Commentary: The EU and Egyptian democracy

On June 20, 2006, Mohammed Sharkawi and Karim Al Shaer were finally released from prison. They had been beaten up and incarcerated after peacefully protesting in support of judges who had contested the fairness of Egypt”s 2005 parliamentary elections. The two are members of Kifaya, an Egyptian opposition party championing political reform.

Such events, as well as the country”s recent constitutional amendments, are testament to the continuous democratic backsliding taking place in Egypt. Meanwhile, Brussels-Cairo relations recently reached their apex with the signing of the EU-Egypt Action Plan, a document covering economic cooperation and political dialogue. The European Union has pronounced that it is “committed to the promotion of democracy and good governance and the rule of law.” Of course, the European approach to democracy promotion is far more reliant on soft power than the Washington model. However, as authoritarian rule continues to flourish, and President Hosni Mubarak grooms his son Gamal to be his successor, the European Union would be advised to play more of the cards available in its political deck.

It was American, not European, rhetoric on democracy that spurred debate on political reform in Cairo in 2005. Now that the United States appears to be shifting away from democracy promotion, it is time the EU took the lead on this issue. So far, the European Union has refrained from commenting on Egypt”s constitutional amendments, but strong language from Brussels could reinvigorate the debate on reform, and protect the genuine voices of Egypt”s opposition. Moreover, the Emergency Law, under which Sharkawi and Shaer were arrested, is to be replaced by a new anti-terrorism law in 2008. Pro-democracy pronouncements on the eve of its promulgation could work to temper the more authoritarian articles in the bill.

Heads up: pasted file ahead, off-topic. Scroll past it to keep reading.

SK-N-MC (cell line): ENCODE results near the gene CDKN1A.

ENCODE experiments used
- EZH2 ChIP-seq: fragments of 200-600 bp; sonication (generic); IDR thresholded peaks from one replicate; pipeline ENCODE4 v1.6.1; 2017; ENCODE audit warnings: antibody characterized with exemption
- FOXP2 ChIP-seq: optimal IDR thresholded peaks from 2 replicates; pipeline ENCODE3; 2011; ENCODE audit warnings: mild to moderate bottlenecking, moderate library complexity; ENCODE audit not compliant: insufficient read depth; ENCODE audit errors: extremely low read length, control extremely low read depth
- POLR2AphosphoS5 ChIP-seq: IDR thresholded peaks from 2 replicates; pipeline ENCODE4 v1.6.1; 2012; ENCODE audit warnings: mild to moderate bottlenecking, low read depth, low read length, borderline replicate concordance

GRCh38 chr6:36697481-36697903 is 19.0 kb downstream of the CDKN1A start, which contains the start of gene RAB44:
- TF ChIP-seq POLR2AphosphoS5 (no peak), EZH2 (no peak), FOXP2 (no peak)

Rhetoric alone, however, will not suffice. Brussels has been loath to use the powerful conditionality clauses enshrined in its various political documents to induce democratic reform. This, however, contrasts with the willingness to use this principle when economic restructuring has lagged. Such dual poses give the impression that the EU”s support for democracy is insincere, and bolsters the confidence of autocrats. It is, finally, time to begin raising the likelihood – first in private meetings, and then in public forums – of implementing these clauses. This must be combined with the provision of genuine, positive rewards for rapid completion of reforms, offering incentives such as flexibility on the issue of migrants” rights. Without sticks and more carrots, the European Union”s ability to engender political progress will not be particularly powerful.